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Regulation of RNA splicing in the heart by rbFox1l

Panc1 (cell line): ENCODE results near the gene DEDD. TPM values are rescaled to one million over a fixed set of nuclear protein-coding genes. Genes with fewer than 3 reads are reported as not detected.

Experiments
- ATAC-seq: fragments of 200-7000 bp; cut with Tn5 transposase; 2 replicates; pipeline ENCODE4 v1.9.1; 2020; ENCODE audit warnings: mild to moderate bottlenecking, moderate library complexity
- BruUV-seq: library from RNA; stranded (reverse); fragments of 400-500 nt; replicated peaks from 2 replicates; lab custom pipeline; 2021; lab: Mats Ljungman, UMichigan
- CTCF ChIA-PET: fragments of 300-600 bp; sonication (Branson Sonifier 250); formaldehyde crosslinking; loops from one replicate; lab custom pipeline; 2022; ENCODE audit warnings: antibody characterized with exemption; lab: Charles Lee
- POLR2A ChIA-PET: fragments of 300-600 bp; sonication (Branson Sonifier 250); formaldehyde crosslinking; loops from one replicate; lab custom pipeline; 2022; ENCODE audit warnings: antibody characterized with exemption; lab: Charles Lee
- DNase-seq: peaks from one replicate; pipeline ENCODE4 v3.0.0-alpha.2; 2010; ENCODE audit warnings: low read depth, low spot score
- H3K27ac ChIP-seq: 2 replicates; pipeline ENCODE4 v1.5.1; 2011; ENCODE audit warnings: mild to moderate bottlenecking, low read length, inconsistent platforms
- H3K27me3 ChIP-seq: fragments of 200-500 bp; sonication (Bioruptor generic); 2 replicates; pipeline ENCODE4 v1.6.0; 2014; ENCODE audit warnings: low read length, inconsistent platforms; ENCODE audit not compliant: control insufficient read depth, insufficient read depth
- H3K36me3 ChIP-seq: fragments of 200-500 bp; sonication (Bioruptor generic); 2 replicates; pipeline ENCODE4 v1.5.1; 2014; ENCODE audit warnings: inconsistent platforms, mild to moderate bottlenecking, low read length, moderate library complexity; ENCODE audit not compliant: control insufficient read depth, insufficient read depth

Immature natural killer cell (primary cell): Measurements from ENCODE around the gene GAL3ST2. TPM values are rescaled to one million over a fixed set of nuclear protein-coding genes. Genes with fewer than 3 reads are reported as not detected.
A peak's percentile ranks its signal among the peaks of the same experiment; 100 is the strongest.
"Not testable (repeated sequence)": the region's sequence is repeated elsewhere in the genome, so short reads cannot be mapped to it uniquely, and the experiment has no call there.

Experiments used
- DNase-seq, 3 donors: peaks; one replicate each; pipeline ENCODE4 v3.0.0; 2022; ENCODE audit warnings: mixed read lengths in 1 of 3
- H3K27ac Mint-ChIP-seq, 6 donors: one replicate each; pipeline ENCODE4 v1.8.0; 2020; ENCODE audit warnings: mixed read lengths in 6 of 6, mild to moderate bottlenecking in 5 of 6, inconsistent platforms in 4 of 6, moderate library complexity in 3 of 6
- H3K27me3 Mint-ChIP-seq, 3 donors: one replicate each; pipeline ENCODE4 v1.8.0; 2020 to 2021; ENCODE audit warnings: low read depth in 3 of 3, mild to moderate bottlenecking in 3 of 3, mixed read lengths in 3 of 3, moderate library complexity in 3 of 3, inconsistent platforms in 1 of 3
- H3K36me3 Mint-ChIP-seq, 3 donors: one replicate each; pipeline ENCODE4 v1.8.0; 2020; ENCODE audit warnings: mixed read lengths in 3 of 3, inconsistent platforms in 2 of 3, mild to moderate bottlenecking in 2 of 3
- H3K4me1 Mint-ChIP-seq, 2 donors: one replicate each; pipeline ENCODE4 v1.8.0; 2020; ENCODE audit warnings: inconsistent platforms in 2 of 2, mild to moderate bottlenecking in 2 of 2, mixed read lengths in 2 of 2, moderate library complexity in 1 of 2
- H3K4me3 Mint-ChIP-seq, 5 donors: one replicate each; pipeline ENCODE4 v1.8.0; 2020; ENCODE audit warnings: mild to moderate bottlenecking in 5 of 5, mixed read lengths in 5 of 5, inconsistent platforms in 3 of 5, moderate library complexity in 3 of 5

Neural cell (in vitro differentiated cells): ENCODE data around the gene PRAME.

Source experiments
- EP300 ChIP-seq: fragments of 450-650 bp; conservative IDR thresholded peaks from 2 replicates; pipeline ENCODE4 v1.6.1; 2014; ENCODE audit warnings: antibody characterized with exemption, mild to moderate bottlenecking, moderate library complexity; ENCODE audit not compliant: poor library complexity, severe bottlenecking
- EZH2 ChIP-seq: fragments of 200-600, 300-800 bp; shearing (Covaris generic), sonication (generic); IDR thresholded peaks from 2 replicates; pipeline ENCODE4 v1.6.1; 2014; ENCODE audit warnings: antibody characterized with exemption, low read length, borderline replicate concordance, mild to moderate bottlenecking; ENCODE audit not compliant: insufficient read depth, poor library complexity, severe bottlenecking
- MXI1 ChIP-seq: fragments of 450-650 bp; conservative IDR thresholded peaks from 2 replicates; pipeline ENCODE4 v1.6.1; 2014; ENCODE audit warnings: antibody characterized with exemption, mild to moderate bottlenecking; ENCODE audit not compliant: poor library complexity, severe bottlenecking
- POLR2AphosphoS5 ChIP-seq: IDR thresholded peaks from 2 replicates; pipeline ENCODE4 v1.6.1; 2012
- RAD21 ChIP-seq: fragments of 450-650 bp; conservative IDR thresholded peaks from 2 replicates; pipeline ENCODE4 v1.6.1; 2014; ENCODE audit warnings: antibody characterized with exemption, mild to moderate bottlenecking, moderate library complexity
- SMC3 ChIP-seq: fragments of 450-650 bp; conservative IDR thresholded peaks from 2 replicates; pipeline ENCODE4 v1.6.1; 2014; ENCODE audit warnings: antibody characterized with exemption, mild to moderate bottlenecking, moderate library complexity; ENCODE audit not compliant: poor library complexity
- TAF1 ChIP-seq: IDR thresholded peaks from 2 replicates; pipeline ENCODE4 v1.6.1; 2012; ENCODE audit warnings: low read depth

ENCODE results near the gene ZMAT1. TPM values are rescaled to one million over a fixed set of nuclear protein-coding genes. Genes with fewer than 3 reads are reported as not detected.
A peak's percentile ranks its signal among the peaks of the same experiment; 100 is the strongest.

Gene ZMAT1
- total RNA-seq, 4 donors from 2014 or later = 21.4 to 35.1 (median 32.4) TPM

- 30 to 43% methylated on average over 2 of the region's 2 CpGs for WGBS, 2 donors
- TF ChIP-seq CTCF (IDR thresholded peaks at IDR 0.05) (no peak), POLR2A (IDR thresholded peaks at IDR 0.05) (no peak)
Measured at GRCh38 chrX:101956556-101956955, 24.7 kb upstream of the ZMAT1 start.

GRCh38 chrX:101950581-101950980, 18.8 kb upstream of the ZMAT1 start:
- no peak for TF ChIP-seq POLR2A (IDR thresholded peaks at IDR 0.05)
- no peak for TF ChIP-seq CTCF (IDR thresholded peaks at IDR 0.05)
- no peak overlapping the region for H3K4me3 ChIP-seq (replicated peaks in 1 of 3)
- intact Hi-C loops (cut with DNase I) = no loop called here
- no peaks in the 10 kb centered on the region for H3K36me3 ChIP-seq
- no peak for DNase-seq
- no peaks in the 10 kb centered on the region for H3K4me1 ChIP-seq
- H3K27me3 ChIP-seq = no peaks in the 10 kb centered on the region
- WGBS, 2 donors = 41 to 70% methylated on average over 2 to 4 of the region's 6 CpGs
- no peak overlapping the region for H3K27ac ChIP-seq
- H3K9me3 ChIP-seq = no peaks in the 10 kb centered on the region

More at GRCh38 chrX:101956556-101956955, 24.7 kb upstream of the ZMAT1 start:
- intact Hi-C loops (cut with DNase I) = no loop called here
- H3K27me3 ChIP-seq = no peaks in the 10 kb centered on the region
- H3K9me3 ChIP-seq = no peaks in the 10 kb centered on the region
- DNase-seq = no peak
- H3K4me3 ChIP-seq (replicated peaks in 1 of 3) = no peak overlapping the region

Alternative splicing of primary RNA transcripts greatly diversifies the amount of proteins encoded by an animal's genome. Through alternative splicing, a single gene sequence can produce several structurally and functionally different proteins. Because changes in splicing can result in proteins with different functions, improper splicing can have drastic effects on a cell. Therefore, splicing must be closely regulated by both cis- and trans-acting factors. To understand how splicing factors may impact cardiac development and function, we used an antisense morpholino oligonucleotide to knock down the expression of the muscle-specific splicing regulator, rbFox1l, which is normally expressed in the developing heart and skeletal muscle of zebrafish embryos. rbFox1l morphant embryos develop dysmorphic hearts with decreased cardiac function. In this thesis, we begin to elucidate the underlying mechanisms of how rbFox1l impacts alternate splicing in order to regulate cardiac development and function

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